That’s the way the world of The Monkey Hu$tle feels: nothing particularly personal, everybody is just playing the game and as Foxx puts it “there are many large and small inequities in life that Man must live with…”. And when it comes to actually confronting the man and telling them “no, you’re not stepping in our community” as the climax shows them doing, it’s by that shaggy solidarity that we buy their sincerity and success between the characters’ tension. It’s not a good script, but it tends to amplify the movie’s strengths: letting actors just hang out and be broadly cool. But particularly there is one strength I neglected to address and that’s the loving portrayal of that South Side and Downtown of Chicago that Marks and his crew bring.

It’s not just enough to have a colorful cast, but a grounded environment that is believable for all these characters to live and believe in enough to defend it. And Marks finds a variety of distinct locations to capture like little biomes of one giant world in between Bridgeport and South Shore: empty warehouses and lots, street parties, residential areas, and offices right near the elevated train, all consistent enough to belong to one idea of a Chicago neighborhood that every character feels right at home with.

So a sense of place and a sense of people, neither of which are bad things to have carrying your film. It just tends to show how my sensibilities are different from other filmgoers that I am so easily able to shake off the writing and attach to the liveliness of The Monkey Hu$tle that it ends up one of my favorite blaxploitation movies and thereby a source of optimism and comforting good cheer on the times when I need to watch it and get pulled in by Yaphet Kotto’s silver tongue and cool confidence. I hesitate in calling it Kotto’s best performance (largely because I’ve never watched Homicide: Life on the Street) but when I think of the actor, it’s his giant grin and hanging suit in this movie that pop up first as an image, even before his better-known work in Live and Let Die or Alien or Midnight Run. Just can’t deny why Daddy Foxx gets his way.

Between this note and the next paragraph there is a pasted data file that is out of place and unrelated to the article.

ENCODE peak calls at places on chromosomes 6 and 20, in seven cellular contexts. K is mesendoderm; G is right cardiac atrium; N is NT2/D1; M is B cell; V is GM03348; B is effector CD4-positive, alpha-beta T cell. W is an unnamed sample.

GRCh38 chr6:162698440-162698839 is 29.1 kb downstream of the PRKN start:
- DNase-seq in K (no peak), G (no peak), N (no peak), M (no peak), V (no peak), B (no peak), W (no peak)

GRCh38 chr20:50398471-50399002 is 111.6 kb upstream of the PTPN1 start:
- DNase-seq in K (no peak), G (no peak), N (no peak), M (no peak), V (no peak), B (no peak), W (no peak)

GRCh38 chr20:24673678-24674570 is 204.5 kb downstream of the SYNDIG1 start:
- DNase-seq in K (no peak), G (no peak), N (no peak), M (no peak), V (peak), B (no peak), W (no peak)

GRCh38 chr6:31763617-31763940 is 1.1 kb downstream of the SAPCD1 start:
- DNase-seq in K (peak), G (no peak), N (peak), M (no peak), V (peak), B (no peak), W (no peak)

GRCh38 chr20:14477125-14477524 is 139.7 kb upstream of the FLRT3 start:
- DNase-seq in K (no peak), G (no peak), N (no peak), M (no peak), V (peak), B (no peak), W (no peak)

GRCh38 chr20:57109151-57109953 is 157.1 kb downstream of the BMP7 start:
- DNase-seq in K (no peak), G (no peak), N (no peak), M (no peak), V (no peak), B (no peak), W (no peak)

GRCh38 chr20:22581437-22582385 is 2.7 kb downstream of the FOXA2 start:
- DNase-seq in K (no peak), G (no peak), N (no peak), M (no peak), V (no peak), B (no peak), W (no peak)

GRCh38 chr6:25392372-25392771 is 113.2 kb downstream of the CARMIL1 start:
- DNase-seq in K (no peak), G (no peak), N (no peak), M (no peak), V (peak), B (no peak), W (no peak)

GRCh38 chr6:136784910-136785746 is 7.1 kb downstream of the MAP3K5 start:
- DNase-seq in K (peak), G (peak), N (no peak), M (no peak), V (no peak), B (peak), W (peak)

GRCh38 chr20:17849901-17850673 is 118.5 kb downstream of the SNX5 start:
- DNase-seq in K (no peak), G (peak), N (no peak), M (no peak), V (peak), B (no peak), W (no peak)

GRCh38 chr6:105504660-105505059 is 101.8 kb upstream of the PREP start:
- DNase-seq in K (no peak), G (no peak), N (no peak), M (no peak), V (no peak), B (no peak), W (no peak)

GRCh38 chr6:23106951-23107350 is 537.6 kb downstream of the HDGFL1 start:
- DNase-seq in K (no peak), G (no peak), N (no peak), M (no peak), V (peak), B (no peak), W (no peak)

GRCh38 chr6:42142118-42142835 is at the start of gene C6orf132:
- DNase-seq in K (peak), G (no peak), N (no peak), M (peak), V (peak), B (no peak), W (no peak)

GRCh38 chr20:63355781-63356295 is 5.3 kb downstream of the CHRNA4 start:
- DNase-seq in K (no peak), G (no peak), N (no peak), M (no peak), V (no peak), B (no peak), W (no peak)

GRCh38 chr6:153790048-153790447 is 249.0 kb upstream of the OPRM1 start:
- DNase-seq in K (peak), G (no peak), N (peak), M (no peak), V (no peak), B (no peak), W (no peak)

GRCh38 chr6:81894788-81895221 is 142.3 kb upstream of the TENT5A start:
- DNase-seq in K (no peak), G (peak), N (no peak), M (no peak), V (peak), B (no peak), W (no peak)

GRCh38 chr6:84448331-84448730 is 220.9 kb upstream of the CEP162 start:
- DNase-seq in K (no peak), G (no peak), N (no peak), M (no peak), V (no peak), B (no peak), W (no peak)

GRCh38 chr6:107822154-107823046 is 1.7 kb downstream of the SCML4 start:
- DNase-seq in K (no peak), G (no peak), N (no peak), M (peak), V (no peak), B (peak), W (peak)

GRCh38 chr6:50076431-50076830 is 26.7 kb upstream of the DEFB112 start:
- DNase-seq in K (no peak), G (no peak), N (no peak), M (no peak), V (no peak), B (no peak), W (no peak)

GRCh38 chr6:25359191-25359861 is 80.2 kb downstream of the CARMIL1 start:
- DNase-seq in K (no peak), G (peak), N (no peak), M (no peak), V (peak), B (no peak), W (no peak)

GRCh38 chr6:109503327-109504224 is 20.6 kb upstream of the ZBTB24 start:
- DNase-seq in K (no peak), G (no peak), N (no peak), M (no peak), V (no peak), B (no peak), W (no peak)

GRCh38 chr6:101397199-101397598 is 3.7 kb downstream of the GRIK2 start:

The Year-Long Nightmare That Was 2020… in Movies

Pictured: Me on 1 January 2021

Fuck 2020.

I admire everyone who is trying to stay positive and optimistic about the last 9 months of the movie year, but I just don’t see any possible way this wasn’t the all-time worst movie year… possibly ever? Definitely since I’ve been alive. Even beyond the obvious factor of movie theaters (including the fact that AMC’s on the verge of being bought by Disney now that the Paramount decree has been overruled. Thanks a lot, Trump) and video stores closing across the country and film productions having to shut down costing a lot of people in the industry their jobs and livelihoods and Disney’s grip tightening more and more over the conversation around movies, there was no popcorn summer movie season. Most of the prestigious arthouse fare was pushed back to 2021 alongside the big-time popcorn movies that couldn’t yet be thrown into Disney or Warner Bros.’ streaming content power plays. Cannes didn’t occur this year. We are witnessing maybe the least impressive slate of Oscar contenders since 1929 to the point where the best of the most-locked Best Picture movies (One Night in Miami and Minari) are still movies where I am fucking meh about. There was not one fucking movie I gave a five star rating to on letterboxd. Not. One. Especially in comparison to how there were two movies I gave half-star ratings to. And frankly I don’t want to diminish my top ten so soon, but I’m not sure half of them would have made my top 25 of, say, 2019 if they had released then.